Shall We Dance (5/10)

by Tony Medley

Screenwriter Audrey Wells took a terrific bestseller, Under the Tuscan Sun (2003), and changed it into an unsatisfying polemic. Now sheís taken a pleasant story, first made in Japan as Shall We Dansu (1996), and turned it into something without credibility. John Clark (Richard Gere) is an attorney with a loving wife, Beverly (Susan Sarandon), and two loving children. Riding home on the Chicago El, he sees Paulina (Jennifer Lopez) looking forlornly out the window from a dance studio. He goes in for dance lessons without telling his wife. Is he hitting on Paulina, or not? Is he trying to be unfaithful or not? If so, why?

Well, maybe thatís not so bad because what Wells is trying to say, however clumsy her effort, is that dancing brings meaning back into Johnís life. But whatís really unbelievable is that John and the two other guys in his dance class can, after only a few lessons, enter a huge ballroom contest and dance like stylistic professionals. Impossible.

One thing this film has done is confirm that I was right about Chicago (2002). It was clear to me that Gere was no dancer, that he was made to look like a dancer by expert cinematography and quick cuts. Everyone else gushed about what a great dancer he was. Well, I saw him on Live With Regis (Philbin) & Kelly (Ripa), and he admitted that he couldnít dance, that the tap dancing in Chicago was merely him executing 10 second segments, and that he had to train for four months to just learn how to waltz and tango for Shall We Dance. Finally, Kelly asked Gere to tango. The time on the tango is slow-slow-quick-quick-slow. I donít know what Gere and Kelly were doing on the show, but it wasnít the tango. Gere was just running her around the floor without paying attention to the beat or the time. He trained for four months to learn the dances for the movie and still canít tango?

I can dance, and the waltz, for which Gere said he trained four months, is the easiest (and best) dance in the world. The beat is so dominant, that all you have to do is count the three-fourths time, slow-quick-quick, slow-quick-quick, and youíve got it. The waltz you see in this film is not your standard, simple waltz, certainly nothing a beginner could perform.

Another disappointment in this movie is the choice of music. A dancerís music has a good, heavy beat. When Iím dancing, and Iím not a natural, I listen closely for the bass, which is keeping the beat. In Shall We Dance the beat for much of the music is difficult if not impossible to hear, certainly not music for beginners.

But itís not just the contrived dancing and unbefitting music that spoil this movie. Wells and Director Peter Chelsom insert an uncalled-for lesbian scene in one dancing sequence, which is completely out of place in this film. As supererogatory as this scene is, another is so unnecessary it boggles the mind.  Beverly has hired a private detective to find out why John is coming home so late when heís not at the office. She pays in advance and he subsequently gives her his report. Case closed. No, wait! She arranges to meet him in a bar to tell him she doesnít need him any more. She shows up looking like a floozy trying to get some action, with a blouse thatís unbuttoned down to her navel and her cleavage bouncing and flashing him in the eye. It looks like sheís trying to get picked up, but, no, she just tells him she doesnít need his services any more and leaves. What? Why couldnít she tell him that on the phone? Why meet him? Why dress like a slut? This is a scene with absolutely no meaning.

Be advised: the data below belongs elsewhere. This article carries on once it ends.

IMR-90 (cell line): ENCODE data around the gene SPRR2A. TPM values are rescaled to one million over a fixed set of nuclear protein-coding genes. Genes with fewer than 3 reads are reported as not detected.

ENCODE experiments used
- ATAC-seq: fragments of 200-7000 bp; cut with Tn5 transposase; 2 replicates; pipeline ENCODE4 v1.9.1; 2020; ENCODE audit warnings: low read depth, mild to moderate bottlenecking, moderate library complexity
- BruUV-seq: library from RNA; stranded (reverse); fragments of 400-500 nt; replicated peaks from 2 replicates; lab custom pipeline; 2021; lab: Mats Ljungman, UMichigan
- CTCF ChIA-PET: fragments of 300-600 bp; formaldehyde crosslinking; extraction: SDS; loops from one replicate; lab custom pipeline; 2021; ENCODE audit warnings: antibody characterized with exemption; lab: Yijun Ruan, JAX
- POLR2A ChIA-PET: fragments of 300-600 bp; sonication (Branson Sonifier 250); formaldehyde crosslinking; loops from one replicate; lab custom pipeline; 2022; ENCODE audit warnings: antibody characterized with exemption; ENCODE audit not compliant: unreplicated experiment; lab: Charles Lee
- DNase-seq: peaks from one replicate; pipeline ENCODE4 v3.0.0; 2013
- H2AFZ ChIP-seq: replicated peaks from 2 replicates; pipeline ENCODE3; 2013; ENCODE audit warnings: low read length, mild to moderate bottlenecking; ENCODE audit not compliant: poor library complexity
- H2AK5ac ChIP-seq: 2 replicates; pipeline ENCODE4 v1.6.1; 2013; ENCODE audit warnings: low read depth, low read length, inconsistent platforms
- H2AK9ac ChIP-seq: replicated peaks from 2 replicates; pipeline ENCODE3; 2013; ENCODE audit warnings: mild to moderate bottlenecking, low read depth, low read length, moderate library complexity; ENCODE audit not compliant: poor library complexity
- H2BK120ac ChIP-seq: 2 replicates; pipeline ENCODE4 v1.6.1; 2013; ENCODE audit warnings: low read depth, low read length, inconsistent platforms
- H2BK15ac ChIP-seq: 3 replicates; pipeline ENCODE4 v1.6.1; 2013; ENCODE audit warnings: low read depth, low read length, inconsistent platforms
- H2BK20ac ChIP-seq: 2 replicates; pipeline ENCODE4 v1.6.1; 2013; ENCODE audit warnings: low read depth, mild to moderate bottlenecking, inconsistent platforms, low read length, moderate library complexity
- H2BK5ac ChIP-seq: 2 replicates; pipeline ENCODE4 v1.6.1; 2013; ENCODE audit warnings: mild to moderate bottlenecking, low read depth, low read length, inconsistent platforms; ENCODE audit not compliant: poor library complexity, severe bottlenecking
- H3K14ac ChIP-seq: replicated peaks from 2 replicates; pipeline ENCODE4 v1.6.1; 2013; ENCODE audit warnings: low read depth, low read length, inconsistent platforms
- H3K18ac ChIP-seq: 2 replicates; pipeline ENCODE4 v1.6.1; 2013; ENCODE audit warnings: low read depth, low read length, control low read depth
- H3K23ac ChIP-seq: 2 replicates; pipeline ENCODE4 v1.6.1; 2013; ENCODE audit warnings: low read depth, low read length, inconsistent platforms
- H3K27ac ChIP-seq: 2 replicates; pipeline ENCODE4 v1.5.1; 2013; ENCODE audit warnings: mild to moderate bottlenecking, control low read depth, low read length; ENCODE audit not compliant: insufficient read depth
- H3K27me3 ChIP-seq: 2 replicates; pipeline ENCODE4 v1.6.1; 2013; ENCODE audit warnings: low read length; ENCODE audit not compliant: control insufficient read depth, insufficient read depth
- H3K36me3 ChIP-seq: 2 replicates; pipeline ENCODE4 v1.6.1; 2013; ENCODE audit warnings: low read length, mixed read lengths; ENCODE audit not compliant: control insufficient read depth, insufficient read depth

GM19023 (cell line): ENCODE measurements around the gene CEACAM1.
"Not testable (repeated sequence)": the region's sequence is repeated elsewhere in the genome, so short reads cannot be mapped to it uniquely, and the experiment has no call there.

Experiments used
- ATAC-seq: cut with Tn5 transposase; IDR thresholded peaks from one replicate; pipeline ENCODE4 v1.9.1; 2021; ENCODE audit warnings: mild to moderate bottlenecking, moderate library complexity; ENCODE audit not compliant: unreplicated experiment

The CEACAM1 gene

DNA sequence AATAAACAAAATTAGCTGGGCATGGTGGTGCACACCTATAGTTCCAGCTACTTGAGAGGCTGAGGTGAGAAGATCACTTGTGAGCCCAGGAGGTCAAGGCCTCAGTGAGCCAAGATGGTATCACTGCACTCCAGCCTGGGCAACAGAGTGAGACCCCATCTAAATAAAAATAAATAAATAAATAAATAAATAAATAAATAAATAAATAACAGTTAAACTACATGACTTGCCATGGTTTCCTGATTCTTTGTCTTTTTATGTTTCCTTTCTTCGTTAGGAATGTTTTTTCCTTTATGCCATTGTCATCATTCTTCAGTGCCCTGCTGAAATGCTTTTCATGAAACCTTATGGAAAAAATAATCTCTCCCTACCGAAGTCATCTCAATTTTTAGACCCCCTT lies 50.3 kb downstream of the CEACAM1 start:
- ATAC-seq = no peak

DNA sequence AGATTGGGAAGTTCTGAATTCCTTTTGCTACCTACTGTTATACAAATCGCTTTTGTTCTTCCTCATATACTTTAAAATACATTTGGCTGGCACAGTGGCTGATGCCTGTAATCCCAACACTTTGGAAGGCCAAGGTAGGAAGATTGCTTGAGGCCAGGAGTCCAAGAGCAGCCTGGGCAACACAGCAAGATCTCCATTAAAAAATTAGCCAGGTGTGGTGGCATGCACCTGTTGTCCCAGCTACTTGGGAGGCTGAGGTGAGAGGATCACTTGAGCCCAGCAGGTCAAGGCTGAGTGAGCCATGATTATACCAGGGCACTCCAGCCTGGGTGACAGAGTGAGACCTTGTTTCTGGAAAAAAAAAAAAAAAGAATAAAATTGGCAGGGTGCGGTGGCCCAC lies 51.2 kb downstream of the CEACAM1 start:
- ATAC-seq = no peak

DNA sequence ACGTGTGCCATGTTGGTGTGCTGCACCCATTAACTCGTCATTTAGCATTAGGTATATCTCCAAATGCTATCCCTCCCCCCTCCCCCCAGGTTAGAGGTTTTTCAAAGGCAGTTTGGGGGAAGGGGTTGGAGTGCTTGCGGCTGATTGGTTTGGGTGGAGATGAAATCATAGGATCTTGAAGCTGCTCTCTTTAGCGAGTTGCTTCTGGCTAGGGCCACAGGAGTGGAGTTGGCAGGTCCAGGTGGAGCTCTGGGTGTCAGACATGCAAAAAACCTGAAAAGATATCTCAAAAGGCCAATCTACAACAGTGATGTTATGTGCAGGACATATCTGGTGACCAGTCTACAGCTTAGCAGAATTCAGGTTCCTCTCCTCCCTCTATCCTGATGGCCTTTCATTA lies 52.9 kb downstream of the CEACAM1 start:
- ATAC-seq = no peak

This movie drags on for 106 minutes. I was looking at my watch every ten minutes. Thereís just not much of a story to tell here. And, like Dirty Dancing: Havana Nights (2004), there isnít enough dancing to captivate you. The dancing we do see is pretty quick and itís that stylized ballroom stuff that you see on PBS. Thatís never looked like fun to me. Itís nothing like what Fred Astaire and Ginger Rogers did to wow the world in the Ď30s.

Why do they keep casting non-dancers in dancing movies? Non-dancers survived in Chicago as a result of masterful directing and cinematographical tricks. But if Iím going to see a dancing movie, I want to see real dancing accomplished by real dancers. How would you have liked West Side Story (1961) if Meryl Streep and Steve McQueen were cast in the roles of Anita and Riff, played by Rita Moreno and Russ Tamblyn, who were both real, professional dancers? Or Singiní in the Rain (1952) with Clark Gable as Don Lockwood instead of Gene Kelly? Not much, I imagine. So why do they continue to cast Gere in dancing roles? Surely thereís someone in Hollywood who can dance and act at the same time?

Lopez is a beautiful woman, and I guess she can dance, but you donít see much of it here. If youíre a dancer, or like to watch good dancing, this is very disappointing. Unless you are a big Richard Gere fan, Shall We Dance is only moderately entertaining.

 

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